North Dakota’s oil output recovered slightly in May, rising again to 1.2 million barrels per day, a level that the state’s top oil regulator believes is sustainable even as oil prices have dipped again.

“The industry is going to find it pretty easy to stick at the 1.2 million barrels per day mark,” Lynn Helms, North Dakota’s top oil regulator said Friday as he released May production figures. “ … People are hoping that prices increase and we go can go back into a growth mode, but we are capable of sustaining production for a couple of years.”

The number of rigs drilling for North Dakota oil fell to 73 this month, the lowest number since November 2006, and down 67 percent from the peak in 2012. More than 14,000 drilling jobs have been lost, he added.

Even so, oil production in May climbed nearly 3 percent over April, though it was still 26,000 barrels per day short of the record set in December. Natural gas output set a record in May as more wells connected to pipelines.

On a conference call with reporters, Helms said several factors are sustaining production even as oil companies slashed drilling budgets. Some drillers, including Slawson Cos. of Wichita, and Houston-based Occidental Petroleum, have at times idled all their rigs, he added.

Those drillers still operating are highly efficient, often able to drill two wells per month, up from two wells every three months in the past, Helms said. Oil companies also have a backlog of 925 drilled wells that operators will need to complete over the next year to meet regulatory deadlines, he said.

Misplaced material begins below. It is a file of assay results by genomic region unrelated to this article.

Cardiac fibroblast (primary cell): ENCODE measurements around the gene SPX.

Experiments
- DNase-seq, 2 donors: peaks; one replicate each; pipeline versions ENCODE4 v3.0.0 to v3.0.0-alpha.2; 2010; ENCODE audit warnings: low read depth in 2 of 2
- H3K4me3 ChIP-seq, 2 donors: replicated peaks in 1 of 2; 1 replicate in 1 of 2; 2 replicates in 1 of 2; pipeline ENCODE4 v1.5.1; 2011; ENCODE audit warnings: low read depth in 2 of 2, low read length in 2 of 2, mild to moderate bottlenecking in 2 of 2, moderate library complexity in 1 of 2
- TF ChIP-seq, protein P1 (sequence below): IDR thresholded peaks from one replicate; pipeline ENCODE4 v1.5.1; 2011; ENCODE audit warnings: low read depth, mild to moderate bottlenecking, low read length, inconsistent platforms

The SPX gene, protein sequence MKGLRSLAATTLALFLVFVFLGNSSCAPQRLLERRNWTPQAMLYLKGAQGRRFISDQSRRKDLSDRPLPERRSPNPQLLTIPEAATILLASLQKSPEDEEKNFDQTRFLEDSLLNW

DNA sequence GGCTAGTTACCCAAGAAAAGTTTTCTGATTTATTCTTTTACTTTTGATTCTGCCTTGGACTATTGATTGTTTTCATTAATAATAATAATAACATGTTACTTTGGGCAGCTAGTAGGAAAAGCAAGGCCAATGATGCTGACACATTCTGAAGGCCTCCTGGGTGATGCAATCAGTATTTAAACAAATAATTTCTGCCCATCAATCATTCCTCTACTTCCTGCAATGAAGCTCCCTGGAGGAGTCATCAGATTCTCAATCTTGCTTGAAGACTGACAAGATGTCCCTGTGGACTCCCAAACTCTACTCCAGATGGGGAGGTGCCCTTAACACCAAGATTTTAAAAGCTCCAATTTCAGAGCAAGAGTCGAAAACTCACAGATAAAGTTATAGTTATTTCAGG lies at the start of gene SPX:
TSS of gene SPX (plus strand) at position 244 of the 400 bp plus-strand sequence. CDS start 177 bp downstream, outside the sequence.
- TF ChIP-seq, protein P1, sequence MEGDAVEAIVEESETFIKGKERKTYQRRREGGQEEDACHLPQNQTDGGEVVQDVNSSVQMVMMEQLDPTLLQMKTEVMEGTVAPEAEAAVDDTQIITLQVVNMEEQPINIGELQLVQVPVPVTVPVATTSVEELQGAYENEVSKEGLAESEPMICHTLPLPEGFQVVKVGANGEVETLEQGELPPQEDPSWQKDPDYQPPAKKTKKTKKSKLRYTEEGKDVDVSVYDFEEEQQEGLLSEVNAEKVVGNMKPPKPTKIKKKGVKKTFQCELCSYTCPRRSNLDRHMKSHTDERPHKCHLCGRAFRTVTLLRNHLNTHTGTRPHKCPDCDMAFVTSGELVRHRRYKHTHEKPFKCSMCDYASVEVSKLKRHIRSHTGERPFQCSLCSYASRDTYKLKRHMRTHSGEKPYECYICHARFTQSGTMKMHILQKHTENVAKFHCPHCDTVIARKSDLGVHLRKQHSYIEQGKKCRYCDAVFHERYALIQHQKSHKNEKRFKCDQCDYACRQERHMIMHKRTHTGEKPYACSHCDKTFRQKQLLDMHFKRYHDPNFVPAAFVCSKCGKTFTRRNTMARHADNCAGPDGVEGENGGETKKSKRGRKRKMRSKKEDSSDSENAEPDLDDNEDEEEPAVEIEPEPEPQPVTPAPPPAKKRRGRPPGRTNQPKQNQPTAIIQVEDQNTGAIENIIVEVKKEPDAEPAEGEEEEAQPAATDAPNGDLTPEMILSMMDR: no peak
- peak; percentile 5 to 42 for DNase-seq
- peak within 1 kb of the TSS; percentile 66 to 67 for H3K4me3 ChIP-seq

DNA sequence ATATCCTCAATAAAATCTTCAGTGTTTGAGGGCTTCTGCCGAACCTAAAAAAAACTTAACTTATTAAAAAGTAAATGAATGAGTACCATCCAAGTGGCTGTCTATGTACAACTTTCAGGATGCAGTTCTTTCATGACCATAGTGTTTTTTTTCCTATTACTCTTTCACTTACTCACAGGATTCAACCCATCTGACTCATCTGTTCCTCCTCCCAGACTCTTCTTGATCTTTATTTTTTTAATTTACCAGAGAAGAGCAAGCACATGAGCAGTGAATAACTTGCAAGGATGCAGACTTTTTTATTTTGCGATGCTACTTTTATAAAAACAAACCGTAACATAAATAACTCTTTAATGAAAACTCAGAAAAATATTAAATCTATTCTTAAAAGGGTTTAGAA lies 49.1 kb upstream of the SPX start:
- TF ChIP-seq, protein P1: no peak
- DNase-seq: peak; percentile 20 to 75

When completing wells using hydraulic fracturing, operators are injecting substantially more sand and routinely getting 25 percent greater initial oil output, said Helms, director of the state Department of Mineral Resources.

“It is pretty astounding just how good they have gotten,” Helms said of the drillers’ pace of boring wells.

Helms said the oil industry seeing a “double dip” in oil prices. The first dip bottomed out in January with the benchmark West Texas Intermediate crude oil down to $46 per barrel, less than half the price of June 2014. Drillers slashed budgets, and rig counts dropped.

After rising to $60 per barrel in late May, crude has been on the decline again, dropping to $53 this week.

Yet the number of permits for future North Dakota drilling rose 28 percent to 192 in June. Helms said companies appear to be positioning themselves to ramp up drilling when the WTI price reaches $70.

“Companies are still really optimistic about Bakken drilling, it’s just a matter of when, not if,” he added.